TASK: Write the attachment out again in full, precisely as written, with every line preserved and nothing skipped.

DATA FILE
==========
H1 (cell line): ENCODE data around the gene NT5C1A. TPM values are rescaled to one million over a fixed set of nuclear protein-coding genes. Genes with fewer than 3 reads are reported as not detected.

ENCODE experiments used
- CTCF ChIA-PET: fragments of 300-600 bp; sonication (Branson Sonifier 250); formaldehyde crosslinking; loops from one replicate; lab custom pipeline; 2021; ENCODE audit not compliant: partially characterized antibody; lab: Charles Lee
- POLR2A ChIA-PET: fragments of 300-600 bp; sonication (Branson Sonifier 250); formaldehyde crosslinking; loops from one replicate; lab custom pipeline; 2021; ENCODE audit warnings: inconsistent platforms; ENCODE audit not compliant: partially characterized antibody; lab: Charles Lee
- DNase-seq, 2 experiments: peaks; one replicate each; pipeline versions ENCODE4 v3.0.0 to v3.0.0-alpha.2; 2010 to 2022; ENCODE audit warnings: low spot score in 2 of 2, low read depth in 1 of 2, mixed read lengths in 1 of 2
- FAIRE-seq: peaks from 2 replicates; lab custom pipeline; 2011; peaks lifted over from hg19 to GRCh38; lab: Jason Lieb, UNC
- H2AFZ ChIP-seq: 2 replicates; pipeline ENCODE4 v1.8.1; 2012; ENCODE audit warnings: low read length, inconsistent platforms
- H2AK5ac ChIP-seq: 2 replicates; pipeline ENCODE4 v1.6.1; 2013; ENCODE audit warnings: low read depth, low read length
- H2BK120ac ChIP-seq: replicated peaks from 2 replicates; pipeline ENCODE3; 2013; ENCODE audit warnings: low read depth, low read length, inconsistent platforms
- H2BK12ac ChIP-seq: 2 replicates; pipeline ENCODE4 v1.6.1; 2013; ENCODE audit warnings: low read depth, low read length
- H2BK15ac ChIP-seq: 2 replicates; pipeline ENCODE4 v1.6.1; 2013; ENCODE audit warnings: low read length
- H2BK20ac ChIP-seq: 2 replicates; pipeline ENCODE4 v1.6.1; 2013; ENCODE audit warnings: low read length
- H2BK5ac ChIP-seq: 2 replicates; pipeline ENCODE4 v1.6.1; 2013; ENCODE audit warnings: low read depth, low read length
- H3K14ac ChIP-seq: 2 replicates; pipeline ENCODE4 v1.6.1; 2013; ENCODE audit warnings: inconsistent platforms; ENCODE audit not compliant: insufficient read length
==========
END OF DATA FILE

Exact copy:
H1 (cell line): ENCODE data around the gene NT5C1A. TPM values are rescaled to one million over a fixed set of nuclear protein-coding genes. Genes with fewer than 3 reads are reported as not detected.

ENCODE experiments used
- CTCF ChIA-PET: fragments of 300-600 bp; sonication (Branson Sonifier 250); formaldehyde crosslinking; loops from one replicate; lab custom pipeline; 2021; ENCODE audit not compliant: partially characterized antibody; lab: Charles Lee
- POLR2A ChIA-PET: fragments of 300-600 bp; sonication (Branson Sonifier 250); formaldehyde crosslinking; loops from one replicate; lab custom pipeline; 2021; ENCODE audit warnings: inconsistent platforms; ENCODE audit not compliant: partially characterized antibody; lab: Charles Lee
- DNase-seq, 2 experiments: peaks; one replicate each; pipeline versions ENCODE4 v3.0.0 to v3.0.0-alpha.2; 2010 to 2022; ENCODE audit warnings: low spot score in 2 of 2, low read depth in 1 of 2, mixed read lengths in 1 of 2
- FAIRE-seq: peaks from 2 replicates; lab custom pipeline; 2011; peaks lifted over from hg19 to GRCh38; lab: Jason Lieb, UNC
- H2AFZ ChIP-seq: 2 replicates; pipeline ENCODE4 v1.8.1; 2012; ENCODE audit warnings: low read length, inconsistent platforms
- H2AK5ac ChIP-seq: 2 replicates; pipeline ENCODE4 v1.6.1; 2013; ENCODE audit warnings: low read depth, low read length
- H2BK120ac ChIP-seq: replicated peaks from 2 replicates; pipeline ENCODE3; 2013; ENCODE audit warnings: low read depth, low read length, inconsistent platforms
- H2BK12ac ChIP-seq: 2 replicates; pipeline ENCODE4 v1.6.1; 2013; ENCODE audit warnings: low read depth, low read length
- H2BK15ac ChIP-seq: 2 replicates; pipeline ENCODE4 v1.6.1; 2013; ENCODE audit warnings: low read length
- H2BK20ac ChIP-seq: 2 replicates; pipeline ENCODE4 v1.6.1; 2013; ENCODE audit warnings: low read length
- H2BK5ac ChIP-seq: 2 replicates; pipeline ENCODE4 v1.6.1; 2013; ENCODE audit warnings: low read depth, low read length
- H3K14ac ChIP-seq: 2 replicates; pipeline ENCODE4 v1.6.1; 2013; ENCODE audit warnings: inconsistent platforms; ENCODE audit not compliant: insufficient read length